India: Why the government is not falling

Prime Minister Manmohan Singh's United Progressive Alliance government is unlikely to fall, despite a pullout by a key ally that puts the coalition in the minority in parliament, various experts speculate.

Here's why Singh's moves to reboot economic reforms by hiking diesel prices and opening up the "multibrand" retail sector to foreign investment from companies like Walmart are looking savvy. Though both measures have nominally given the opposition a new issue to play with -- resulting in a nationwide general strike Thursday -- the controversy has finally driven corruption allegations related to the coal ministry off the front pages. 

And despite all the sound and fury, it doesn't look like the Congress will have to pay the piper.

The exit of Mamata Banerjee's Trinamool Congress (TMC) leaves Singh short of a majority by 19 seats. But according to the Hindustan Times, in five out of six possible scenarios the government will survive with so-called "outside support" -- from parties that won't join the UPA outright but won't pull them down either.

Virtually the only way that Singh's government will actually fall, triggering a new election, is if not only Banerjee's TMC, but also Mulayam Singh Yadav's Samajwadi Party (SP) and Mayawati Kumari's Bahujan Samaj Party (BSP) actively vote against the coalition continuing in power, rather than abstaining.  (Abstentions lower the bar for a majority, making the support of others more important).

There are various reasons that scenario is unlikely.

(1) The SP and BSP are mortal enemies, contesting for the loyalty of voters in Uttar Pradesh. So for them to join together to pull down Singh's government is improbable. More likely, one will see joining Singh as a chance to gain leverage over the other. The SP, especially, which recently came to power in Uttar Pradesh, can use this opportunity to wrangle some central government largesse for the state, which will in turn pay off in the next campaign.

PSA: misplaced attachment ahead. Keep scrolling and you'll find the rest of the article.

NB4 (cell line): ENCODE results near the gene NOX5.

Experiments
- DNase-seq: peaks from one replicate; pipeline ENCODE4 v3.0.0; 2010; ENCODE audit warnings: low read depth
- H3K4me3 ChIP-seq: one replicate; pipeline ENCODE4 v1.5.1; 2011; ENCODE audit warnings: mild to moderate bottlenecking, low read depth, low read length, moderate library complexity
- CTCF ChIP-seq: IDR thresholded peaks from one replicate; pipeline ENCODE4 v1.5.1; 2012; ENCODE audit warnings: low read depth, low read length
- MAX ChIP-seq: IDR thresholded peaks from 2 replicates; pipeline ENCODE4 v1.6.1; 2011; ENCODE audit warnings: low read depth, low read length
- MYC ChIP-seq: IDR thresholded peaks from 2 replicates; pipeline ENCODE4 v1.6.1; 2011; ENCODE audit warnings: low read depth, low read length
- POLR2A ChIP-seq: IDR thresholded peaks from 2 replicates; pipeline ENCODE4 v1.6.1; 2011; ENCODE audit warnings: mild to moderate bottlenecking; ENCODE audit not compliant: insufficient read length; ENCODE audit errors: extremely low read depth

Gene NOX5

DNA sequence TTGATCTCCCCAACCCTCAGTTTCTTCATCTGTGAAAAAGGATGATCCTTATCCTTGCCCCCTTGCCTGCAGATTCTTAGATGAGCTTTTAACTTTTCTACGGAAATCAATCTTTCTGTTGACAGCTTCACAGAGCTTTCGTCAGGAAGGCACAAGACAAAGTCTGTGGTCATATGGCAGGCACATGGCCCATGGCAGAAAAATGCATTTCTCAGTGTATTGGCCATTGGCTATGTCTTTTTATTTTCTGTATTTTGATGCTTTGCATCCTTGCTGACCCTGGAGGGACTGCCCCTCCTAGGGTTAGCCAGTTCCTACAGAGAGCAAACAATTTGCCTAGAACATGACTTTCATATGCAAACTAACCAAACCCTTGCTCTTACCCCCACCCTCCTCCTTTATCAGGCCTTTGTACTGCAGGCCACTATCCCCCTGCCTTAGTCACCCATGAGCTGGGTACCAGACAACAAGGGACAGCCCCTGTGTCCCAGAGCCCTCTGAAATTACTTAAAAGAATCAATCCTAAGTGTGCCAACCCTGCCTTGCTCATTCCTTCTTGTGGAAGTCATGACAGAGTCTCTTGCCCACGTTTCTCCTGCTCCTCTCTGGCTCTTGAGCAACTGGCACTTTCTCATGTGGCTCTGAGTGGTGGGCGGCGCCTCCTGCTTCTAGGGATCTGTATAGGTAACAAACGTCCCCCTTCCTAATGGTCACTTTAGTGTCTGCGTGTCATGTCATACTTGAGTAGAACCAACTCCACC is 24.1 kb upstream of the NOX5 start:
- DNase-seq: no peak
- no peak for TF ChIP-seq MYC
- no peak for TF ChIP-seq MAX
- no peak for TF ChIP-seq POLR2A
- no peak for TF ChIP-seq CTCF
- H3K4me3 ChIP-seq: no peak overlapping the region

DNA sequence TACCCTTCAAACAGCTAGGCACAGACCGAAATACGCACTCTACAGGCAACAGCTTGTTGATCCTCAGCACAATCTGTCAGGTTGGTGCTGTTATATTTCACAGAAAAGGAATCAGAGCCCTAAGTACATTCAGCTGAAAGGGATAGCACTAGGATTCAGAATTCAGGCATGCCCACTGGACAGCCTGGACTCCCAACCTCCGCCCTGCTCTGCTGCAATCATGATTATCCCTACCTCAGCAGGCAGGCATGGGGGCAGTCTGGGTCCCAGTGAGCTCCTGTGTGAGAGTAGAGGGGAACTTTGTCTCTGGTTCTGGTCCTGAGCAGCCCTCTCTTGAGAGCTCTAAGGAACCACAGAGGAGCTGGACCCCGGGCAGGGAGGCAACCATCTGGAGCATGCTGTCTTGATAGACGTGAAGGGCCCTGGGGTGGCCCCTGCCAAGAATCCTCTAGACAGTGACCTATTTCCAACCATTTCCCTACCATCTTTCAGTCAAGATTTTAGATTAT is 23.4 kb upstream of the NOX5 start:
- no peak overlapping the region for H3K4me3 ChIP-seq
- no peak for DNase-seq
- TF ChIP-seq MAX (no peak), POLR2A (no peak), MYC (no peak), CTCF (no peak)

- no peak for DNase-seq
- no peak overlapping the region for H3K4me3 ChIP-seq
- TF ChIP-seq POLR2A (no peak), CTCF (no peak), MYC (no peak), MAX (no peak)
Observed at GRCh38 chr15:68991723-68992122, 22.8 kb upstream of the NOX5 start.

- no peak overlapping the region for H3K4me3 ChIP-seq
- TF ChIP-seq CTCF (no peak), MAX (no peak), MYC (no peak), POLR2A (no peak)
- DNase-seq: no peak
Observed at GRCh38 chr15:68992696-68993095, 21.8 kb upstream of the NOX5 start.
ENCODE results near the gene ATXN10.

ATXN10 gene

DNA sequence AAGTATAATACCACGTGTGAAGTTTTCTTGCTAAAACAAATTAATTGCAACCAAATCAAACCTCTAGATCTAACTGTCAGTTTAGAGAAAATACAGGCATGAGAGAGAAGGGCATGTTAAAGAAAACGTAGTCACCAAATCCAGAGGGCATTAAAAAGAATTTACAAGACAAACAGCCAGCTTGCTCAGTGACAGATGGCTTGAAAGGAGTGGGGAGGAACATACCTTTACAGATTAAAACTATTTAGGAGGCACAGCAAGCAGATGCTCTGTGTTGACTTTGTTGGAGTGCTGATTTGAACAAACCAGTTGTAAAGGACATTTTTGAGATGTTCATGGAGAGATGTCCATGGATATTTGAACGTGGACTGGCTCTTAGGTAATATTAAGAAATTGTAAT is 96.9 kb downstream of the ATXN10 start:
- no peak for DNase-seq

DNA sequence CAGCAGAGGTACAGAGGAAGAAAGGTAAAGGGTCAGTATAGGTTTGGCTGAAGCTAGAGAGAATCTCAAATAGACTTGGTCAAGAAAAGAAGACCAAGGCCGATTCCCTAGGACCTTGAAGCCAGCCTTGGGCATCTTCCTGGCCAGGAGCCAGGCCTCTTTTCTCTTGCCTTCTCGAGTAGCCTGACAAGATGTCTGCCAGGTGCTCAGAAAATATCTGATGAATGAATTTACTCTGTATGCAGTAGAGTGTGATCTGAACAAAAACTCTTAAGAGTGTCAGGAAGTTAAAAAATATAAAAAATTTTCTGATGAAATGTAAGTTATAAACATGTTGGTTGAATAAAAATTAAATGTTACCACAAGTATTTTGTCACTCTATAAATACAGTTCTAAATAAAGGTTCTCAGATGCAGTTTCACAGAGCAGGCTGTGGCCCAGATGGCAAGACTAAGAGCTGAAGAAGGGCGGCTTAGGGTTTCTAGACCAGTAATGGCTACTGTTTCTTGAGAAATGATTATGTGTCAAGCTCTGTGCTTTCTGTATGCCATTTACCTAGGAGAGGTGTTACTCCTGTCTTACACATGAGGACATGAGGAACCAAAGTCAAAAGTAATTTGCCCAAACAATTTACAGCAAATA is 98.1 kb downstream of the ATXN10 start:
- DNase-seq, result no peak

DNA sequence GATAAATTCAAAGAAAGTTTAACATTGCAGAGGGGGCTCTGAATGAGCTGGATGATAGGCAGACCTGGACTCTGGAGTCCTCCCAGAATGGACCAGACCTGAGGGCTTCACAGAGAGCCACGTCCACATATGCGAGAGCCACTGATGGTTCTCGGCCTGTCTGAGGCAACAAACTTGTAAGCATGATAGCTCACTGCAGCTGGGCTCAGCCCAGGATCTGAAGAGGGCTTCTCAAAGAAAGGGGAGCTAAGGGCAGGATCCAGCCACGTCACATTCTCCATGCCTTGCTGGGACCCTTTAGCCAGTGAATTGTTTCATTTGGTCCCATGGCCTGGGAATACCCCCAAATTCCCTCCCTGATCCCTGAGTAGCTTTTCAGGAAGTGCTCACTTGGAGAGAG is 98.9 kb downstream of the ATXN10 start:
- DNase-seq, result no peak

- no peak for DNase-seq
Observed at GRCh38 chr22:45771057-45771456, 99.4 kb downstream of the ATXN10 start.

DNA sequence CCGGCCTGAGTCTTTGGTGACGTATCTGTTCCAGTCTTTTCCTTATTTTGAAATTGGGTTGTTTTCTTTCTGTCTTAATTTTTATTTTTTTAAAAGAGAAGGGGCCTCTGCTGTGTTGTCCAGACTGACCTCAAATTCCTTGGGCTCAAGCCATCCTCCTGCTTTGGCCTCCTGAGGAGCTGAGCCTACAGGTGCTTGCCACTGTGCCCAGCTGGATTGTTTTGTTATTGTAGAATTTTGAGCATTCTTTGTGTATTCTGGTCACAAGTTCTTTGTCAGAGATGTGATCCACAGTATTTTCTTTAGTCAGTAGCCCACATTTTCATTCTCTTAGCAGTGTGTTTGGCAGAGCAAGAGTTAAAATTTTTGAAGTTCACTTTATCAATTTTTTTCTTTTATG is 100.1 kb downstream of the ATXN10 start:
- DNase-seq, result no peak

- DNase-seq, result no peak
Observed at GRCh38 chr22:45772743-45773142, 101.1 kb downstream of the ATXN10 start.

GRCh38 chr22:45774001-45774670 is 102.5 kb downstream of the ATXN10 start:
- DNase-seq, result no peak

(2) The Congress Party also has unspoken leverage over both the SP and BSP because of ongoing criminal investigations, according to the Mail Today. Mayawati has faced a probe from the Central Bureau of Investigation related to construction of the so-called "Taj corridor" infrastructure project near the famous Taj Mahal, while Yadav faces a probe into his family assets. Frozen for now, either case could be rejuvenated by a vindictive enemy. "The CBI is a very formidable instrument in the hands of the Congress," the paper quotes the Uttar Pradesh state president of the Bharatiya Janata Party (BJP) as saying.

(3) Timing is everything. Elections campaigns are costly affairs in India, and while Banerjee's TMC has had more than a year to replenish the coffers following her victory in May 2011, the SP and BSP are fresh off a hard-fought election that saw the SP take a clear majority in Uttar Pradesh this March. That means Yadav, in particular, will likely want to avoid rocking the boat, now that his party has an opportunity to earn money and dispense patronage at the state level.  

(4) The Congress is good at this game.  So far, the party has said there's no wiggle room on the core issues of the dispute.  But they've offered face-saving measures to increase the number of subsidized cooking gas cylinders allotted to Indian families. And they've hinted that they may have factored in such resistance, and a partial rollback, when they boosted the diesel prices to begin with.